Życie Kleopatry VII, ostatniej królowej hellenistycznego Egiptu, obfitowało w wydarzenia, które na zawsze uczyniły ją inspiracją dla twórców. Dzięki temu pamięć o niej pozostała wiecznie żywa, ale też uległa zniekształceniu - prawdziwa Kleopatra zniknęła gdzieś pod warstwami farby, inkaustu, taśmy filmowej.

Stacy Schiff w swojej książce odczarowuje Kleopatrę, zdejmując z niej, warstwa po warstwie, ów szlachetny kulturowy osad, oddzielając fakty od fikcji. Buduje przy tym obraz antycznego świata, bo osadza swoją bohaterkę pośród ludzi z krwi i kości, na tle ówczesnych realiów. Przy okazji portretuje również jej dwóch sławnych kochanków, a wraz z nimi przybliża polityczną zawieruchę w ówczesnym imperium rzymskim.

Jednak to nie polityka i nie wodzowie są głównymi bohaterami, ale ona - kobieta, o której Blaise Pascal powiedział, że nawet kształtem nosa wpłynęła na kształt świata.

Stacy Schiff demitologizuje postać egipskiej królowej, która została szczelnie opleciona wyobrażeniami Szekspira, Shawa i Elisabeth Taylor.

„The New York Times"

Biografia ukazuje egipską władczynię zarówno jako sprytnego politycznego stratega, wykorzystującego swoje romanse do budowania wpływów, jak i najsławniejszą osobistość swoich czasów.

„Los Angeles Times"

Schiff, autorka nagrodzonej Pulitzerem biografii Véry Nabokov, z mitycznej postaci wydobywa prawdziwą Kleopatrę. Wiedza Schiff jest imponująca, ale została ubrana w lekkie słowa i przekazana z wielkim wyczuciem ludzkiej natury.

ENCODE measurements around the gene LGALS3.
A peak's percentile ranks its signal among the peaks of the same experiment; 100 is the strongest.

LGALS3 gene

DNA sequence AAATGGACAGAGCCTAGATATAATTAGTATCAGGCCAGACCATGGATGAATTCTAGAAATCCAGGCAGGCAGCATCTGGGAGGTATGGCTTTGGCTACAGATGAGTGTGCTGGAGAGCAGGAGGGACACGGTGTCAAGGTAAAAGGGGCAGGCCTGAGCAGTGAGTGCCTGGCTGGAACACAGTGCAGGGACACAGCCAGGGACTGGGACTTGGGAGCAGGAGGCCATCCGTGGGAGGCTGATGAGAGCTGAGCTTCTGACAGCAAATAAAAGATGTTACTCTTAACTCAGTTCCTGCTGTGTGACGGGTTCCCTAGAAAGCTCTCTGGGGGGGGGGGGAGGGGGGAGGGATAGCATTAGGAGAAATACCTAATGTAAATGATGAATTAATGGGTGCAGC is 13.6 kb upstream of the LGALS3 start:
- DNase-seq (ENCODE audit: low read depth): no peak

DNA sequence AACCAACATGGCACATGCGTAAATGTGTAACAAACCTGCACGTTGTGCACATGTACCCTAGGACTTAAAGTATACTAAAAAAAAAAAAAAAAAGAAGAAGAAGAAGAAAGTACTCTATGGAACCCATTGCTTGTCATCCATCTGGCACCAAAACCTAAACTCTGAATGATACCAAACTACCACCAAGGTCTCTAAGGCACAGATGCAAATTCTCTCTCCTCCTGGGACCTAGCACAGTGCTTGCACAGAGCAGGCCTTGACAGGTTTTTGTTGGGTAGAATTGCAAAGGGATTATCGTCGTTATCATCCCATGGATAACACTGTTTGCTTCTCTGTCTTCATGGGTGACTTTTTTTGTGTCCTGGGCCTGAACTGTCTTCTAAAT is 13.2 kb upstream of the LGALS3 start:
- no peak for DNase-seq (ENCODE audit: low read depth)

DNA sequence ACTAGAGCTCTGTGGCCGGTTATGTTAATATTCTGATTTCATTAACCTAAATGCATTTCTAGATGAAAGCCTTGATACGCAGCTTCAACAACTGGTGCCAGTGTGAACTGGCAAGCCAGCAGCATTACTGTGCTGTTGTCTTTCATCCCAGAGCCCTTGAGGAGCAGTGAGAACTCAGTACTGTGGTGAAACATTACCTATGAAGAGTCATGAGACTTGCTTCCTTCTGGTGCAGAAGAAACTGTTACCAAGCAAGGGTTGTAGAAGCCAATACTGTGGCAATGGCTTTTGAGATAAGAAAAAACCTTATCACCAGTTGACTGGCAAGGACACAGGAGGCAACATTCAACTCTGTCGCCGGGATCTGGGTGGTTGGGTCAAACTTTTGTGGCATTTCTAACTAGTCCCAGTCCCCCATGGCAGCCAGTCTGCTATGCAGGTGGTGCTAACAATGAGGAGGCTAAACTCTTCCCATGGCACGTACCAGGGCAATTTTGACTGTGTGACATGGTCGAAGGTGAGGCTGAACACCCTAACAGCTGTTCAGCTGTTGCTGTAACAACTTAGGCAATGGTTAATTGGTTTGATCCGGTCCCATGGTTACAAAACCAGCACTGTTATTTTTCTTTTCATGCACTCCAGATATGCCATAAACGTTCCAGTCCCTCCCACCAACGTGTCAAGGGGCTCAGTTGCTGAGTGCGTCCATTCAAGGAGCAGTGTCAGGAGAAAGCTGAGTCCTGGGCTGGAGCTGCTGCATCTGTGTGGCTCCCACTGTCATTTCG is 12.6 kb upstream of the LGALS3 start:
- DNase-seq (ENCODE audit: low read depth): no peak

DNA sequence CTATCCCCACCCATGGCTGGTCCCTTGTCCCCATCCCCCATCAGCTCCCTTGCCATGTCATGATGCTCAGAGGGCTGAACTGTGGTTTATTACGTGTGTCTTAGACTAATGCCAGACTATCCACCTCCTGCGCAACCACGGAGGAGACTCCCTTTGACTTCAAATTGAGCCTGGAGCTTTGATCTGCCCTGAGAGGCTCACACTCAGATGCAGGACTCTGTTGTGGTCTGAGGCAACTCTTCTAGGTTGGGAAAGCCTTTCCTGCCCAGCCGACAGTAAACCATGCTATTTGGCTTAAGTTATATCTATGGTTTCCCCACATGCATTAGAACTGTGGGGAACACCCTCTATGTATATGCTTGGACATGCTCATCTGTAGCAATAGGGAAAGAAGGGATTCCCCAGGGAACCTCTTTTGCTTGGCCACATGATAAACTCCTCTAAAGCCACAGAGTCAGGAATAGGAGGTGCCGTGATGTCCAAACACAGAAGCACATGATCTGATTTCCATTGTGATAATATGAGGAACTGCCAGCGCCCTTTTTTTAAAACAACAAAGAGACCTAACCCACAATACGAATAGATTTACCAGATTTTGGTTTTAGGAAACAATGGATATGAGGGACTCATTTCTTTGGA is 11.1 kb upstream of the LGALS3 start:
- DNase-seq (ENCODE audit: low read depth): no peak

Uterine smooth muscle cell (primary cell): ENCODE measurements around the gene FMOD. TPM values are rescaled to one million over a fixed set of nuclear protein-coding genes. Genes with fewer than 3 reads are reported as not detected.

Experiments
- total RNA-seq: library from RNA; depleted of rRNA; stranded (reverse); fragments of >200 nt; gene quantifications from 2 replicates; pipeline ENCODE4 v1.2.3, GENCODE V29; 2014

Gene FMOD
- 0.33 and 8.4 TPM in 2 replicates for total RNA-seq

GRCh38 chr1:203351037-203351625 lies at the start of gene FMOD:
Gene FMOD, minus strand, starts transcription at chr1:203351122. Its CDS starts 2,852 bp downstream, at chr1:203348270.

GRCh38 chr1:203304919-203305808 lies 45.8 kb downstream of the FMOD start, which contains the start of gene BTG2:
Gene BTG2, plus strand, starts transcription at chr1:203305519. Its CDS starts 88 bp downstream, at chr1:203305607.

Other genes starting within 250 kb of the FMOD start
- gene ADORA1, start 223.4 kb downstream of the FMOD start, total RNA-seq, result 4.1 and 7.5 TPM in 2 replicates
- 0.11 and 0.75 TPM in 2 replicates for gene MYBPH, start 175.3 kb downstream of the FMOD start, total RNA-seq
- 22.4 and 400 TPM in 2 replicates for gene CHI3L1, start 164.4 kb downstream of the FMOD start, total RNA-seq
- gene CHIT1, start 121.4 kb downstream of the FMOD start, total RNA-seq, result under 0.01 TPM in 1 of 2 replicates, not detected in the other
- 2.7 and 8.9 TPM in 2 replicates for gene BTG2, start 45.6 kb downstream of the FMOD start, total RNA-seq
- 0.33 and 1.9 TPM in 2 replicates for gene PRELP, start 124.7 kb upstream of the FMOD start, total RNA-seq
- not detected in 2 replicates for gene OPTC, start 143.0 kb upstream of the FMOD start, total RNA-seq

„Vanity Fair"

Schiff zabiera nas w czasy i miejsca, które można określić zarówno jako „orgie grabieży i mordu", jak i jako „Paryż antycznego świata". [...] Nakreślony przez Schiff portret ukazuje charyzmatyczną postać, płynnie mówiącą ośmioma językami, która przez dwadzieścia dwa lata rządziła przebogatym państwem-miastem. Jej panowanie zakończyła owiana legendą makabryczna śmierć...

„Elle"

Stacy Schiff napisała książkę, której brakowałoby nam, gdyby nie powstała.

„The Wall Street Journal"

The Pulitzer Prize-winning biographer brings to life the most intriguing woman in the history of the world: Cleopatra, the last queen of Egypt.

Her palace shimmered with onyx, garnets, and gold, but was richer still in political and sexual intrigue. Above all else, Cleopatra was a shrewd strategist and an ingenious negotiator.

Though her life spanned fewer than forty years, it reshaped the contours of the ancient world. She was married twice, each time to a brother. She waged a brutal civil war against the first when both were teenagers. She poisoned the second. Ultimately she dispensed with an ambitious sister as well; incest and assassination were family specialties. Cleopatra appears to have had sex with only two men. They happen, however, to have been Julius Caesar and Mark Antony, among the most prominent Romans of the day. Both were married to other women. Cleopatra had a child with Caesar and--after his murder--three more with his protégé. Already she was the wealthiest ruler in the Mediterranean; the relationship with Antony confirmed her status as the most influential woman of the age. The two would together attempt to forge a new empire, in an alliance that spelled their ends. Cleopatra has lodged herself in our imaginations ever since.

Famous long before she was notorious, Cleopatra has gone down in history for all the wrong reasons. Shakespeare and Shaw put words in her mouth. Michelangelo, Tiepolo, and Elizabeth Taylor put a face to her name. Along the way, Cleopatra's supple personality and the drama of her circumstances have been lost. In a masterly return to the classical sources, Stacy Schiff here boldly separates fact from fiction to rescue the magnetic queen whose death ushered in a new world order. Rich in detail, epic in scope, Schiff 's is a luminous, deeply original reconstruction of a dazzling life.